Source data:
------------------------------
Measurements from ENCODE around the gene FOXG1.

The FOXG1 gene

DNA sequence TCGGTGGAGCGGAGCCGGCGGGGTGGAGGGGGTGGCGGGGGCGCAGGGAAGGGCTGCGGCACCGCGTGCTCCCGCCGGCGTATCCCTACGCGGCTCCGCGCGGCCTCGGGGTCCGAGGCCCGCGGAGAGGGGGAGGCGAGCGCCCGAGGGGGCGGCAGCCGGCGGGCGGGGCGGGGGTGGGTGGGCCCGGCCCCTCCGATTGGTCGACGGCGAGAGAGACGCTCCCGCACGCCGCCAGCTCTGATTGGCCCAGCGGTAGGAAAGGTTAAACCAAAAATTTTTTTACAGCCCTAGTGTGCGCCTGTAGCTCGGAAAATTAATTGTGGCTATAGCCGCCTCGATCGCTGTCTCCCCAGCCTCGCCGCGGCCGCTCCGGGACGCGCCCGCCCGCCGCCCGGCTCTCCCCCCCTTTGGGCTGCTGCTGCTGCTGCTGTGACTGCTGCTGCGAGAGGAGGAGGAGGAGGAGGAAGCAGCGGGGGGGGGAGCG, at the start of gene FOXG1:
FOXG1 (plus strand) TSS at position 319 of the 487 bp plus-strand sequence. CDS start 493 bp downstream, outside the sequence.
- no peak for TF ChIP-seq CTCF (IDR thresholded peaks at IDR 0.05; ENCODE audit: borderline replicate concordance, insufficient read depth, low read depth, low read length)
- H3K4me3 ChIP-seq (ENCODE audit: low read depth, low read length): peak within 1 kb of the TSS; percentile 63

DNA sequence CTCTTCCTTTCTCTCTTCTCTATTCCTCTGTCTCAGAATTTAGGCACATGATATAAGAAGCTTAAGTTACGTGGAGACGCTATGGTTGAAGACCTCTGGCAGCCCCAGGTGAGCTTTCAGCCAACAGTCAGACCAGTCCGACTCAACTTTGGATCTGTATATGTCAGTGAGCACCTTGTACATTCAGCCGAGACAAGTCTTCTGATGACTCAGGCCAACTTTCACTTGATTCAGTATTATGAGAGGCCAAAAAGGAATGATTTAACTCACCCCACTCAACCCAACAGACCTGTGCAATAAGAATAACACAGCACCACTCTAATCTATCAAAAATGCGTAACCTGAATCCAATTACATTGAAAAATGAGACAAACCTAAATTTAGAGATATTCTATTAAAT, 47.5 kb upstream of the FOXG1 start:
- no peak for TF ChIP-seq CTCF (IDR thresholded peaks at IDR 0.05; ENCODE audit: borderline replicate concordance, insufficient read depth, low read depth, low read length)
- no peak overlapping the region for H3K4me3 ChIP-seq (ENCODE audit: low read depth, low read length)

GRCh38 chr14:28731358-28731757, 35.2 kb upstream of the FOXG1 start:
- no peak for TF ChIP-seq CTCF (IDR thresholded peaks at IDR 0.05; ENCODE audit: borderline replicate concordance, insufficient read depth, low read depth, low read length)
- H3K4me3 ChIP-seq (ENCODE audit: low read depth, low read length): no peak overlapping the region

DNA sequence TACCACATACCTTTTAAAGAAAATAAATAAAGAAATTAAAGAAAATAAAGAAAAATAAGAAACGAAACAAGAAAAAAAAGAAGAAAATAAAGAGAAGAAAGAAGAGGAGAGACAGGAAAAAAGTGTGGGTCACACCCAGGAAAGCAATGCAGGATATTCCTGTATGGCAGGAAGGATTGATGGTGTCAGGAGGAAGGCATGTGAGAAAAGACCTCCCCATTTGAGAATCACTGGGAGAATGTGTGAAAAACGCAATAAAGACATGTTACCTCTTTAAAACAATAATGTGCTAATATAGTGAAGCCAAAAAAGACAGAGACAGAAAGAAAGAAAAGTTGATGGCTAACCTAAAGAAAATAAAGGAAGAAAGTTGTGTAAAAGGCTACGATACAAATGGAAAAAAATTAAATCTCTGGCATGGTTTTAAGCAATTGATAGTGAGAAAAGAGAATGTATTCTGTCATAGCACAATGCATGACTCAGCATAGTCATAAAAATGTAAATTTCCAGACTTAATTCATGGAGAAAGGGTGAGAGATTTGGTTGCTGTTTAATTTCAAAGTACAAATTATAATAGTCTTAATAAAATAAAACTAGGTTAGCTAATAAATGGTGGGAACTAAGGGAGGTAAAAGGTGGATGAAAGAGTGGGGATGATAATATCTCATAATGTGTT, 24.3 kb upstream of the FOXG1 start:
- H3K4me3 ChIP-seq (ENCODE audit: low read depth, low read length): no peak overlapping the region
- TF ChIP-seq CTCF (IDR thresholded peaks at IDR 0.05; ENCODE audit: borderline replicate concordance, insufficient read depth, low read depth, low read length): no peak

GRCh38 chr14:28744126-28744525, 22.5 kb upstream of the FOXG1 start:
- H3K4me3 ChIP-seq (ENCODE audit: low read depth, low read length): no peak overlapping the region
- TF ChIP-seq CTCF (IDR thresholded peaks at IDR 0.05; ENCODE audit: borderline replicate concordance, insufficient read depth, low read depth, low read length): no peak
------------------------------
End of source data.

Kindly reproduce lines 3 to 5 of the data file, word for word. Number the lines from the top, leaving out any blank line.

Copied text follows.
DNA sequence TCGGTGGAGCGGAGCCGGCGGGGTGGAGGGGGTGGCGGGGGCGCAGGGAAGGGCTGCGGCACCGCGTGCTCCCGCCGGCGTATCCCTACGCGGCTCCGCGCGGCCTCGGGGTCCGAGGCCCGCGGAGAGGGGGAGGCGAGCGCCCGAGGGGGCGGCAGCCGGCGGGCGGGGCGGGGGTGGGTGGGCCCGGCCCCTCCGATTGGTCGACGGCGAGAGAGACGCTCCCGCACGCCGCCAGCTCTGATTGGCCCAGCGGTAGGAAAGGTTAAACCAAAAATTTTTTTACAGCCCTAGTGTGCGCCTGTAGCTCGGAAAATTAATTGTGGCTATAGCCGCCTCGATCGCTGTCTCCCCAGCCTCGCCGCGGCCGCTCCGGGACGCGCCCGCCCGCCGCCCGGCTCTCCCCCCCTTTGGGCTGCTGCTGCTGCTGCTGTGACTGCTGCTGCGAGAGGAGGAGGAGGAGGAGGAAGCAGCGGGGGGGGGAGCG, at the start of gene FOXG1:
FOXG1 (plus strand) TSS at position 319 of the 487 bp plus-strand sequence. CDS start 493 bp downstream, outside the sequence.
- no peak for TF ChIP-seq CTCF (IDR thresholded peaks at IDR 0.05; ENCODE audit: borderline replicate concordance, insufficient read depth, low read depth, low read length)